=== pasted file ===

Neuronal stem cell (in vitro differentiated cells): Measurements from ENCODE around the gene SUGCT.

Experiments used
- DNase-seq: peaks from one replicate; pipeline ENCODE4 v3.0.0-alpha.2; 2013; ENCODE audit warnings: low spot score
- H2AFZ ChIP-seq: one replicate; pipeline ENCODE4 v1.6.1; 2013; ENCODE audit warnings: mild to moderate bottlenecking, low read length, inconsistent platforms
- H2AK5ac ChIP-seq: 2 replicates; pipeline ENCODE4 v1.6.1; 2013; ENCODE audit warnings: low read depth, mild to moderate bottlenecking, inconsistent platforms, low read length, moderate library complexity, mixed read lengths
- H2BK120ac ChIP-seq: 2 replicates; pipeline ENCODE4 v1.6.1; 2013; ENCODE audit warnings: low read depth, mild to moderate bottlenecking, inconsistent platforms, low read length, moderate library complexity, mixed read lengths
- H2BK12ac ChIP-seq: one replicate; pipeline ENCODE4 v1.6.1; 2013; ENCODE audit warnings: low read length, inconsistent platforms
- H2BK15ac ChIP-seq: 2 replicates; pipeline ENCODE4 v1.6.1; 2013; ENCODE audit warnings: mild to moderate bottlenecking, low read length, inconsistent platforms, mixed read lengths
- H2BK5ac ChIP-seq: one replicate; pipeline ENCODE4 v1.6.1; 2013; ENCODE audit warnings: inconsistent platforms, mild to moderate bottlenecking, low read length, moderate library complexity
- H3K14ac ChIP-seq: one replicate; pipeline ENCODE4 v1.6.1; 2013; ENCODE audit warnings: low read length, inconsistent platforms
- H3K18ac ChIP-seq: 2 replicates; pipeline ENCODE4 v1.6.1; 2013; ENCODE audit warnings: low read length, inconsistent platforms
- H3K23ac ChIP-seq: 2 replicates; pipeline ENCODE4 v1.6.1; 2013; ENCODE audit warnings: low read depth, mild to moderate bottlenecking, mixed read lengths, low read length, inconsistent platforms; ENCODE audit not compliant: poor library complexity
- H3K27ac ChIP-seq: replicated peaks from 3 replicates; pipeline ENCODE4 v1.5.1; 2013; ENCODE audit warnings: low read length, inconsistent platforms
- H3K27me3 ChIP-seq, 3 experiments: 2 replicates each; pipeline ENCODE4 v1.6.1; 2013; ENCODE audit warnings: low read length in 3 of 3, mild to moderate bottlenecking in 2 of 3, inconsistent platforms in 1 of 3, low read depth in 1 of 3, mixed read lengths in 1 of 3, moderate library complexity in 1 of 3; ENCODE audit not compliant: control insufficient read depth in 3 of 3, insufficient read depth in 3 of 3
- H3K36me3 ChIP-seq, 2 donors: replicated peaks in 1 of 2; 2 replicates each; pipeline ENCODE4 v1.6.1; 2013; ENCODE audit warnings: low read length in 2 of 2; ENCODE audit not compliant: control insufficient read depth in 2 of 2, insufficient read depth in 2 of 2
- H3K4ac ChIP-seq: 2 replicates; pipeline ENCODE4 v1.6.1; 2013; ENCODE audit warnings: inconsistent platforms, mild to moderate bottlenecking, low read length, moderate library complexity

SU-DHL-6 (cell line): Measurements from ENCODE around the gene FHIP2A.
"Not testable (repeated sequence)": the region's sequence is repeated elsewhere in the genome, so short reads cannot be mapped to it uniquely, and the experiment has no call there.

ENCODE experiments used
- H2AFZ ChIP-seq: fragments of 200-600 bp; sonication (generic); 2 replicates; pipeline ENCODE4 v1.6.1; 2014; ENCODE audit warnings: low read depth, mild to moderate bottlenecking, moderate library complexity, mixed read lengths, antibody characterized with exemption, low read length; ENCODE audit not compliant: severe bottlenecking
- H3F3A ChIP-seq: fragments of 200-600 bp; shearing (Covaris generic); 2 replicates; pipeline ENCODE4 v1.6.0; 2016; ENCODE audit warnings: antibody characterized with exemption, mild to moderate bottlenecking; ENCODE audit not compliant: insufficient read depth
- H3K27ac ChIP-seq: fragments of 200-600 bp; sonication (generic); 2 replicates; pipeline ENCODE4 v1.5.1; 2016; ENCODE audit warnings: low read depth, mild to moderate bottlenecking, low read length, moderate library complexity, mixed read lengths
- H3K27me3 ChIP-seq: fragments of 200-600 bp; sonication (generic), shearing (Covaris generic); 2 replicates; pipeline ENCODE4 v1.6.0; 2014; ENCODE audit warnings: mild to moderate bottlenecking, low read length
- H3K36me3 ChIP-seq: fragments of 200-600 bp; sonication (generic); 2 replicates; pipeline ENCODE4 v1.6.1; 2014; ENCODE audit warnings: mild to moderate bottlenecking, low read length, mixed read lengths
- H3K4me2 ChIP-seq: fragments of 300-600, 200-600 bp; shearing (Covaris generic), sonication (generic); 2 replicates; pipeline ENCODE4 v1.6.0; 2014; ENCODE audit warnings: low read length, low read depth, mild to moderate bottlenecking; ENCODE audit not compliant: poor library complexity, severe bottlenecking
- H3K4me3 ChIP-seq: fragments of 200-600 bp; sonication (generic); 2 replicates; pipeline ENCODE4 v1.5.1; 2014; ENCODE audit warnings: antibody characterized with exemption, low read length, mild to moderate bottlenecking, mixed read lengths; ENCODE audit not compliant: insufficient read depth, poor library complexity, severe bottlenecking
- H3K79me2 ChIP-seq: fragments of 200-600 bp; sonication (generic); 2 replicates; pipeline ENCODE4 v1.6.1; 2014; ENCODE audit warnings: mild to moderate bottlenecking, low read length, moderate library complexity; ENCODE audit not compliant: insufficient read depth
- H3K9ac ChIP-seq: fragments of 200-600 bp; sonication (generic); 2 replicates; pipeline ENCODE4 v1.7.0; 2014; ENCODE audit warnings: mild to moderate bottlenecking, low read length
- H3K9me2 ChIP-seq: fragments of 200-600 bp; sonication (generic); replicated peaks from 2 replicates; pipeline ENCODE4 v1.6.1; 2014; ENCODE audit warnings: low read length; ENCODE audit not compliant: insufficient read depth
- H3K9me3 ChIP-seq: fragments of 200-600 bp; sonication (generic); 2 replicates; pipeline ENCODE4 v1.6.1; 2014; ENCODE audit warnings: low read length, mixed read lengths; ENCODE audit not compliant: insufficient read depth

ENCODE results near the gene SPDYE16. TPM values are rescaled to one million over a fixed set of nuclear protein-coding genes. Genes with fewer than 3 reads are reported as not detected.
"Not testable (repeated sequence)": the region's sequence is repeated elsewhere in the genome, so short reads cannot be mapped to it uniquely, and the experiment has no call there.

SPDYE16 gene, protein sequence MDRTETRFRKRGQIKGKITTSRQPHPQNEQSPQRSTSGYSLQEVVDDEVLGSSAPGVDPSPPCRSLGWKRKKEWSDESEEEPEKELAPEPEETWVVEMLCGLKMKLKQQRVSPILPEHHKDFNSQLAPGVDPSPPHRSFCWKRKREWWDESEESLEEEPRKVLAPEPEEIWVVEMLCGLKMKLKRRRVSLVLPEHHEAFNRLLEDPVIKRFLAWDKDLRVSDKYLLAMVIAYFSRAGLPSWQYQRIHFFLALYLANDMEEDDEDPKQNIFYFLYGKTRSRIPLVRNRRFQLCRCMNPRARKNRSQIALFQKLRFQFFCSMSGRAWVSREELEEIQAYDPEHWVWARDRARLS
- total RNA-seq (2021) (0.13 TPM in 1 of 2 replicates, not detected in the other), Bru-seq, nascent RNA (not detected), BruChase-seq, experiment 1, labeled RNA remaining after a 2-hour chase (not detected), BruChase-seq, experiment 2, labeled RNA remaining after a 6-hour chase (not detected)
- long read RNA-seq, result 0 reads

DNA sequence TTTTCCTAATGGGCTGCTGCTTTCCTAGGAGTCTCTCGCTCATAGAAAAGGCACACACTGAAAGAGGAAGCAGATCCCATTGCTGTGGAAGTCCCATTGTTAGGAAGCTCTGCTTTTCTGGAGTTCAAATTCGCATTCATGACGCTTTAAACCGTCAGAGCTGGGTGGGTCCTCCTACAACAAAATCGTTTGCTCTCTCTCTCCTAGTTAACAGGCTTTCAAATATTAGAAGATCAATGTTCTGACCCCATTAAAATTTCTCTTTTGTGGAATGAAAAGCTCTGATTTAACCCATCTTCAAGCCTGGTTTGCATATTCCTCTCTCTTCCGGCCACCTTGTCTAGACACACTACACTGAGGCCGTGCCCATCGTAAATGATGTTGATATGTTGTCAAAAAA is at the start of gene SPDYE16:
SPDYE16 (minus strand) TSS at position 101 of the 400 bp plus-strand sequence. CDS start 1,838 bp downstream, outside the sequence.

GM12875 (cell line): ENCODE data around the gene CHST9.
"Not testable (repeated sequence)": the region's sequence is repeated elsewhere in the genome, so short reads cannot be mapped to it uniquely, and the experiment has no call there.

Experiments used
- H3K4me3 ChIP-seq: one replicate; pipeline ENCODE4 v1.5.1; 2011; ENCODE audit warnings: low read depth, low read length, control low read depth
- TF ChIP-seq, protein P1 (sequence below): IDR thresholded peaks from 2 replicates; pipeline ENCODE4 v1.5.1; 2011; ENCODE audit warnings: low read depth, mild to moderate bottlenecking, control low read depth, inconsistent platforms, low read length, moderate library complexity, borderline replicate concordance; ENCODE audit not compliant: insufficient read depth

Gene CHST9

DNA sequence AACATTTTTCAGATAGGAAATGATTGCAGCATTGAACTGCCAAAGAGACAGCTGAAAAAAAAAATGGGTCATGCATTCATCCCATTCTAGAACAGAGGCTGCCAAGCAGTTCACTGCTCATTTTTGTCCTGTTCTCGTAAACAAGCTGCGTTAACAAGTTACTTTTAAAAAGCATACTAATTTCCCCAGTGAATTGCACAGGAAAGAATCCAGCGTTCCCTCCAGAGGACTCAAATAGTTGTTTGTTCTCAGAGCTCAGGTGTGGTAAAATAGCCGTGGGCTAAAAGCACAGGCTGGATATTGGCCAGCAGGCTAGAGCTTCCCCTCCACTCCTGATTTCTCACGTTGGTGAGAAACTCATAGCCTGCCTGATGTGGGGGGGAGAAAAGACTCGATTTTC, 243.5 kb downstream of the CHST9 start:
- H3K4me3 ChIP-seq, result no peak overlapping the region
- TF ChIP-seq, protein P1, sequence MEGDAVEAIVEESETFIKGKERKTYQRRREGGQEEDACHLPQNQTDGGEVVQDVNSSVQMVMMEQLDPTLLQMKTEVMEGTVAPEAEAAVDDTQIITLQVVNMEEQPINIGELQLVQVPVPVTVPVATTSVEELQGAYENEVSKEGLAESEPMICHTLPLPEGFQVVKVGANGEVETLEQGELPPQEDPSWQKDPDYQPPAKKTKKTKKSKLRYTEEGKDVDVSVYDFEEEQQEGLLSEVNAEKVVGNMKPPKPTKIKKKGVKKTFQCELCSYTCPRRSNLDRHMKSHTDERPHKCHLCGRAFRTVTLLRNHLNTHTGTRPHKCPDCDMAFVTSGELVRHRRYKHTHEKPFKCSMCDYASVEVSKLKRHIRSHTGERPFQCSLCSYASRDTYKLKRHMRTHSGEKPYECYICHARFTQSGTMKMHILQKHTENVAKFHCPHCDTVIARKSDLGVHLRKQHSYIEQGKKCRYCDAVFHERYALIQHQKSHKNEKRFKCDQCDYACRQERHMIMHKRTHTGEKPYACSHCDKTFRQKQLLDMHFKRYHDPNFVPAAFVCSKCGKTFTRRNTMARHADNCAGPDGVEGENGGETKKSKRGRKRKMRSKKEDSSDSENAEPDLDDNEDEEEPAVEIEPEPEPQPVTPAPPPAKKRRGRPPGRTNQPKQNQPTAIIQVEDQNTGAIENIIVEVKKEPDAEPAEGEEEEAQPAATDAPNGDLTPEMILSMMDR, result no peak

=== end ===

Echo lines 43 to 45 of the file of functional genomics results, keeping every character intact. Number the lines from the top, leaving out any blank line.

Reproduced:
Gene CHST9

DNA sequence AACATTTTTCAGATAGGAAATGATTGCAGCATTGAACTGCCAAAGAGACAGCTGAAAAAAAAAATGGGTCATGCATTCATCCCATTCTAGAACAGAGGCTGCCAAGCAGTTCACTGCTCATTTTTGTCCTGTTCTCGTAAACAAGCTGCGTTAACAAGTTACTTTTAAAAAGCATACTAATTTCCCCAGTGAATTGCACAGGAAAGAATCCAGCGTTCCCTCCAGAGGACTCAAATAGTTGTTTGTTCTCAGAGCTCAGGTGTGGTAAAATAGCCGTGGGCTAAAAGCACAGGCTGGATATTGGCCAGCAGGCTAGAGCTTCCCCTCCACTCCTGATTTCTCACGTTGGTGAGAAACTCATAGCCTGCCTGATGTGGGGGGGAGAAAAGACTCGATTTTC, 243.5 kb downstream of the CHST9 start:
- H3K4me3 ChIP-seq, result no peak overlapping the region